Still, I remained jealous of my other friends who were studying abroad in cooler places and traveling to other countries on weekends. It seemed like they were following the aforementioned advice to get involved in the muck of the real world. I don’t know if I would consider Oxford the “real world,” but there are tangible ways this place represents factions of our world and how they operate. Ideas about inequality and influence, values of tradition and independence are always being negotiated as boys kill swans for their hearts to get into secret societies; when people like Ben Shapiro are invited to speak at this university that claims to be on the cutting-edge of academia; as people on the Facebook post about spotting Greta Thunberg in the club.  


I could not escape the feeling of being trapped in a cul-de-sac of useless essays about abstract ideas. It would be difficult for me to recount anything I’ve said during a tutorial. Once I had figured out that these books are far bigger than any of the meanings I or experts prescribe to them, my attention turned to something much more pragmatic: I hoped these sentences sank into my subconscious. Instead, I could tell you about the gothic, unfeeling view outside my window, that sad feeling of mozzarella sitting in my stomach—the aftermath of eating British pizza–and the way my tutor chews on his pencil before he corrects me. 


It was in this moment when I understood that this appetite for experience, how badly people tell you need it, and then the doubt fills you when you think you have made a misstep—is just part of being young. And it these moments that we turn to the margins. What I mean is that writing is about experience as much as it is about imagination—learning to control the vastness of the world by uncovering stories in the periphery. Mary Gaitskill wrote in her novel, This Is Pleasure, that life is too big for us, which is why we invent stories. Often, the most revealing parts of life turn out to be within the ‘small’ moments rather than the obvious, ‘important’ experiences. Without the sprawls of red pen on the margins of your work, your writing would be incomplete and in truly recognizing your lived experience, life always exists more fully and surprisingly in the periphery.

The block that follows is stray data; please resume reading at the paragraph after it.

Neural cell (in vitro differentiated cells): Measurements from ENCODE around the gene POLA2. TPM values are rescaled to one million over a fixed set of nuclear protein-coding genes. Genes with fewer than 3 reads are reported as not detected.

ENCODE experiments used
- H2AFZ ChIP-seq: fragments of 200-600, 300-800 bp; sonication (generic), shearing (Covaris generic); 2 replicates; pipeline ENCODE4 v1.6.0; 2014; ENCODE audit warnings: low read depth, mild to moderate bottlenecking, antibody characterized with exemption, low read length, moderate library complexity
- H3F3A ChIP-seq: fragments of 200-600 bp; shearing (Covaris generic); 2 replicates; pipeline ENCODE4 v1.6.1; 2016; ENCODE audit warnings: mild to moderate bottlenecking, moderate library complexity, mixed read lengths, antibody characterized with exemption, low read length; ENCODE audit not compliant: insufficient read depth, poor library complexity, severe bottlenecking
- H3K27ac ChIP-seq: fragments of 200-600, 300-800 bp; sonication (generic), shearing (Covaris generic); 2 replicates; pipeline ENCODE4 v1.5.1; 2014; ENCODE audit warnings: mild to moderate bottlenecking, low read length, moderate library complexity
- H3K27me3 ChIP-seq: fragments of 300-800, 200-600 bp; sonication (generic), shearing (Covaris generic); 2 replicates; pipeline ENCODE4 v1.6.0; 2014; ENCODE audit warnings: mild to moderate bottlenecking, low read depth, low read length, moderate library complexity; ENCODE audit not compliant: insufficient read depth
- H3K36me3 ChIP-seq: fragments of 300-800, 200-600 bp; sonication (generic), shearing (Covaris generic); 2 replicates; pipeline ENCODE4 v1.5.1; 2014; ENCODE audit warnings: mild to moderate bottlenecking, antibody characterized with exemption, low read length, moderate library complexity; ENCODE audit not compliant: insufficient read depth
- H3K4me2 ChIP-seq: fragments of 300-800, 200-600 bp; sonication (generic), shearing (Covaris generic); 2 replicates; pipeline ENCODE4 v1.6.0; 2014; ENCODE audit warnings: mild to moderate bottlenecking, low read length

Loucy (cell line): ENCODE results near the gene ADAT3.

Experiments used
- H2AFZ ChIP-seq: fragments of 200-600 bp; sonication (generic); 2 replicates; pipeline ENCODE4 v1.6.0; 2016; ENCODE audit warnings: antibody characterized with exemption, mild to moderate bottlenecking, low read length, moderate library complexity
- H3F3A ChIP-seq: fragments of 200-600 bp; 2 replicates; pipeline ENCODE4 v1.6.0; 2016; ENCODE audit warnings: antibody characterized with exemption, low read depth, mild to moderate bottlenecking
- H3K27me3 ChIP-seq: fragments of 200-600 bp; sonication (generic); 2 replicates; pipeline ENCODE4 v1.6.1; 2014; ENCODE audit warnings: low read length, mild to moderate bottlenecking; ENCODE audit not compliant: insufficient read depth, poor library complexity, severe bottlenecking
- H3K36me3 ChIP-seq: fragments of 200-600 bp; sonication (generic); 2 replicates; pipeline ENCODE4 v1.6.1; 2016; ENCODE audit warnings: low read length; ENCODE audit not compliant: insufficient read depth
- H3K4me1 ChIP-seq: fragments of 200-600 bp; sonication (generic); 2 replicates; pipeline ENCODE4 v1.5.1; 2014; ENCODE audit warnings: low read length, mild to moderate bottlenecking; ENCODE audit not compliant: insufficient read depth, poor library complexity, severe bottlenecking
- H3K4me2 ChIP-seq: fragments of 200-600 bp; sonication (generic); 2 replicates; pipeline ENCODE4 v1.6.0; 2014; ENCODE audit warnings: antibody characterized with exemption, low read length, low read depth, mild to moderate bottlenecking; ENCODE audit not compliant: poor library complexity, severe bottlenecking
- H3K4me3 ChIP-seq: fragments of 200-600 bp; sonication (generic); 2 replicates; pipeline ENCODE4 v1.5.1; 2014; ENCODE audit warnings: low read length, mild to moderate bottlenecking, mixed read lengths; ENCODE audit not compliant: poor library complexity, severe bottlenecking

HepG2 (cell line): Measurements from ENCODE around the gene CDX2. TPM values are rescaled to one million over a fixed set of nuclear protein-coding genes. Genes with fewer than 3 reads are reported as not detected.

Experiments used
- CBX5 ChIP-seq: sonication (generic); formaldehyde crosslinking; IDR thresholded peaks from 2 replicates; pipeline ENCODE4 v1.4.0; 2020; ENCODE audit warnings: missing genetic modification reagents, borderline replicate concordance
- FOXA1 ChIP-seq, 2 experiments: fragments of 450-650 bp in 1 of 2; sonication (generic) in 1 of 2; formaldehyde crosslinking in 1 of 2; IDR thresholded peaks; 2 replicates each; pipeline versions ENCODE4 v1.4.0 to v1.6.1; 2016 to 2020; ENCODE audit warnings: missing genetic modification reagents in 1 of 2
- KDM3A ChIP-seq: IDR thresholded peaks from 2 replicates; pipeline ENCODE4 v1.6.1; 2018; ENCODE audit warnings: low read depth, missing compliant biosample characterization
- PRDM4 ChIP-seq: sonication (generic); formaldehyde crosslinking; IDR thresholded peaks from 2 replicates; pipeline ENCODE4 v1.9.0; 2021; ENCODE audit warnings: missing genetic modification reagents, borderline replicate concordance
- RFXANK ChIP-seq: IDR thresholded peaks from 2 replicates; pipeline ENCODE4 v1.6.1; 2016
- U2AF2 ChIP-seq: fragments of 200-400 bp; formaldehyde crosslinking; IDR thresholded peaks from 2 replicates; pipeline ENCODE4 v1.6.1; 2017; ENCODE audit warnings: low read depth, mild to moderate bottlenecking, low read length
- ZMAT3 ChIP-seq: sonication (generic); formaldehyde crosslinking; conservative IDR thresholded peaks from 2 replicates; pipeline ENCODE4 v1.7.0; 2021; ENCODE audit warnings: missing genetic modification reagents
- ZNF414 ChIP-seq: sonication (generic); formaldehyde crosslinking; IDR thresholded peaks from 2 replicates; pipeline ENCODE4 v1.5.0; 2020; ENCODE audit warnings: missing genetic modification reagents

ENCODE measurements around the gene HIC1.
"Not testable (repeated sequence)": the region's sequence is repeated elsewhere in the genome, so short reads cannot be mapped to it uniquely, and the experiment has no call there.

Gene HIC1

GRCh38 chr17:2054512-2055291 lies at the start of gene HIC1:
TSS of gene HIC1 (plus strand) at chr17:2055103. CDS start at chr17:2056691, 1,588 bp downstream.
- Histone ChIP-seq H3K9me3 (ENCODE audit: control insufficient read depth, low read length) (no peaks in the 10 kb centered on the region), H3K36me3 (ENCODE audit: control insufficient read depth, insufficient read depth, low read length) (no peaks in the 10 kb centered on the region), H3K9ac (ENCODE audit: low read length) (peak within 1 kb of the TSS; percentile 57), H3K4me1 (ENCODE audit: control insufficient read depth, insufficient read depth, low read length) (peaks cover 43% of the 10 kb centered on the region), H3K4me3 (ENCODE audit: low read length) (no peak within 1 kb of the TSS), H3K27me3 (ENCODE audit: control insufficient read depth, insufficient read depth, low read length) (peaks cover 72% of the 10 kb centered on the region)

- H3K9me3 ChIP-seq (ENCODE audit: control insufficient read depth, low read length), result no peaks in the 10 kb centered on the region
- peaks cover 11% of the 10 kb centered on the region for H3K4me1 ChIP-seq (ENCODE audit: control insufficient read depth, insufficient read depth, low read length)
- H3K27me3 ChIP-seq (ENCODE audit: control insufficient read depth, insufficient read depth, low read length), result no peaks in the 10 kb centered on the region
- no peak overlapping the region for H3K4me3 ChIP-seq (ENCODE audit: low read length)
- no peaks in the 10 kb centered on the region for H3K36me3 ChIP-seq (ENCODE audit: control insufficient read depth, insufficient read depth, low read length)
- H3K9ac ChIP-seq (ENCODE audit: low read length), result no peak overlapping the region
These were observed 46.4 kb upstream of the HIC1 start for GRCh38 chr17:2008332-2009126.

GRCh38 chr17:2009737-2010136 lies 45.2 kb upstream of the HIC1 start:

Life flourishes in the passing kindness of a stranger, the nice boy standing quietly corner, and the way your dad wakes up before anyone else to turn on the heat in the house. It is not necessarily wasteful to seek wild and sensational experiences, to do things for the sake of doing them. But I am not convinced that, at twenty, anyone could operate as an indestructible, human sponge of experience. Your life is real—the concern is not about whether you need experience to write, because, in some capacity, you already have that and for as long as you live, will continue to gain more. Writing is more about creating a project for yourself, then doing what you can to gather the material—the experiences and knowledge—that can be written about. To be a writer, to hopefully, one day, physically hold your sentences in your hands is about both representing the vastness of the world but also noticing and uncovering the smaller stories in the margins of your own, everyday experiences. You don’t need to search far to write about life, get it wrong, and write about it again. But if I knew that for sure, I wouldn’t have needed to write this.


Words by Ila Kumar. Image courtesy of Ila Kumar.